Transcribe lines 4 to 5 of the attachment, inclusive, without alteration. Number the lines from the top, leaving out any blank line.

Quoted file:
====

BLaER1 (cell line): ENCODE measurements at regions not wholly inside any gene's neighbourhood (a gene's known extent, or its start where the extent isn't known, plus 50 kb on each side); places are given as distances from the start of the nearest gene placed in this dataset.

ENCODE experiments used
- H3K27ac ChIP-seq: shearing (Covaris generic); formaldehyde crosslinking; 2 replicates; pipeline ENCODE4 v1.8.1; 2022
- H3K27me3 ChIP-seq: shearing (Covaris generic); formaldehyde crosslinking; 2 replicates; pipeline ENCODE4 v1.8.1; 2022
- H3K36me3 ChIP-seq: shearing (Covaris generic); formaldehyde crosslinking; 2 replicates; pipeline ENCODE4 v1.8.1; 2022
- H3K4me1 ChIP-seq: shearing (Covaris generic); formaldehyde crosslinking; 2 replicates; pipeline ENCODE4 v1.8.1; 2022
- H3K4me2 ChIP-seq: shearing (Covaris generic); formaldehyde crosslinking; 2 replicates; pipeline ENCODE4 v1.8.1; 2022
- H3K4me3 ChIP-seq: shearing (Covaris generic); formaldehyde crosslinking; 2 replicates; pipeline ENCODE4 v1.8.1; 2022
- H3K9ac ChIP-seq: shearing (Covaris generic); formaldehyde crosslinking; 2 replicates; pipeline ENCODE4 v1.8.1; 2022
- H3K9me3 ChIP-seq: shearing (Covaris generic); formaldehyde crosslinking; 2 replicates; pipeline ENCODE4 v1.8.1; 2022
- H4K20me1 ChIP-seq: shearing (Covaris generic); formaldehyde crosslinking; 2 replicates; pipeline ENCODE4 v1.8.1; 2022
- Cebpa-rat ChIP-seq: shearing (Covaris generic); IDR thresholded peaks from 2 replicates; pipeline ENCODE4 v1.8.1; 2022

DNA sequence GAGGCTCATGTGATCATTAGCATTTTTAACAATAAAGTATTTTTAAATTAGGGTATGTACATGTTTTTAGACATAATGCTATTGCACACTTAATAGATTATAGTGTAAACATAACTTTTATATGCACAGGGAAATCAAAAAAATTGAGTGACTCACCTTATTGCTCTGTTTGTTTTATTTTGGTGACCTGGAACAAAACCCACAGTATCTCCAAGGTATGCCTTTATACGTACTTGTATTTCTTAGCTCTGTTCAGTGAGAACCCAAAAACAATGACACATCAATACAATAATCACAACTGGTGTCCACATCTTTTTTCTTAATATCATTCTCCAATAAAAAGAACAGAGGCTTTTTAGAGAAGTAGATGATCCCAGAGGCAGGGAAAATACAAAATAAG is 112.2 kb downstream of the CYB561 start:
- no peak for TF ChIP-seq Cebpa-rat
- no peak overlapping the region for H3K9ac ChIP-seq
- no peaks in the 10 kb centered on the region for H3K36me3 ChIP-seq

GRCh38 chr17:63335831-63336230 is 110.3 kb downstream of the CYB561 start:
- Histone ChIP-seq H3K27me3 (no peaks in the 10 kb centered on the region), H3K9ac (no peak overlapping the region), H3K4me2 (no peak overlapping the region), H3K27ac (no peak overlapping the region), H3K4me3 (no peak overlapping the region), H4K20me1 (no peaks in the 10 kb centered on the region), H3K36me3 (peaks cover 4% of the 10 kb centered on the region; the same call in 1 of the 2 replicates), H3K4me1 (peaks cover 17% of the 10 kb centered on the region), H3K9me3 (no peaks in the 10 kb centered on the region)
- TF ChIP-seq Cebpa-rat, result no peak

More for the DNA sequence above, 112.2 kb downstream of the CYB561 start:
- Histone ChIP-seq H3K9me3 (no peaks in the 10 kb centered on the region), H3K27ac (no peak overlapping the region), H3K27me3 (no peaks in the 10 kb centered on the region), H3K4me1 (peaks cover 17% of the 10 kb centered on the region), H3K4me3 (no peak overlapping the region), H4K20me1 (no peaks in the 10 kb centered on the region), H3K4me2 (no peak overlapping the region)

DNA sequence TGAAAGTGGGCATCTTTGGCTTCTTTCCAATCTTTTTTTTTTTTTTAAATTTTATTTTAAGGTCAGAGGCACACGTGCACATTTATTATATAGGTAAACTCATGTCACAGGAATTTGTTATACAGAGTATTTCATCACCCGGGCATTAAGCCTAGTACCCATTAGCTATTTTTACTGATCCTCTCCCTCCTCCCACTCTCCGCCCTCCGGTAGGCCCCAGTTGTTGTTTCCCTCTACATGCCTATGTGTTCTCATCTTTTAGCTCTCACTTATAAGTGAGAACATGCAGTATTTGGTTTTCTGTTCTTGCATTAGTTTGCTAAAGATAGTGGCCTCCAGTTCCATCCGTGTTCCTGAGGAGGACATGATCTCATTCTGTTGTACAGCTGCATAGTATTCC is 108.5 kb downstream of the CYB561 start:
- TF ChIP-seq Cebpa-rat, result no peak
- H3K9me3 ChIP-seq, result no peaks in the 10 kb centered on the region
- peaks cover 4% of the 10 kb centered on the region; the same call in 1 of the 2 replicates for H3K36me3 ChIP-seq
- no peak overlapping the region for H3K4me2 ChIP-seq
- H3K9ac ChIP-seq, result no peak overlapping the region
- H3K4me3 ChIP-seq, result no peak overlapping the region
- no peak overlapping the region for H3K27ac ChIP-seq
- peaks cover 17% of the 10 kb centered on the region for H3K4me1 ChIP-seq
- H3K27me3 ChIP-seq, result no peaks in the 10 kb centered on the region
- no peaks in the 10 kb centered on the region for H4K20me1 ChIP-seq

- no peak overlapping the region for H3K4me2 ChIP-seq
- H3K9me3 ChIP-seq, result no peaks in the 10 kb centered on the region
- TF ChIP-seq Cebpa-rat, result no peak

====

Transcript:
- H3K27me3 ChIP-seq: shearing (Covaris generic); formaldehyde crosslinking; 2 replicates; pipeline ENCODE4 v1.8.1; 2022
- H3K36me3 ChIP-seq: shearing (Covaris generic); formaldehyde crosslinking; 2 replicates; pipeline ENCODE4 v1.8.1; 2022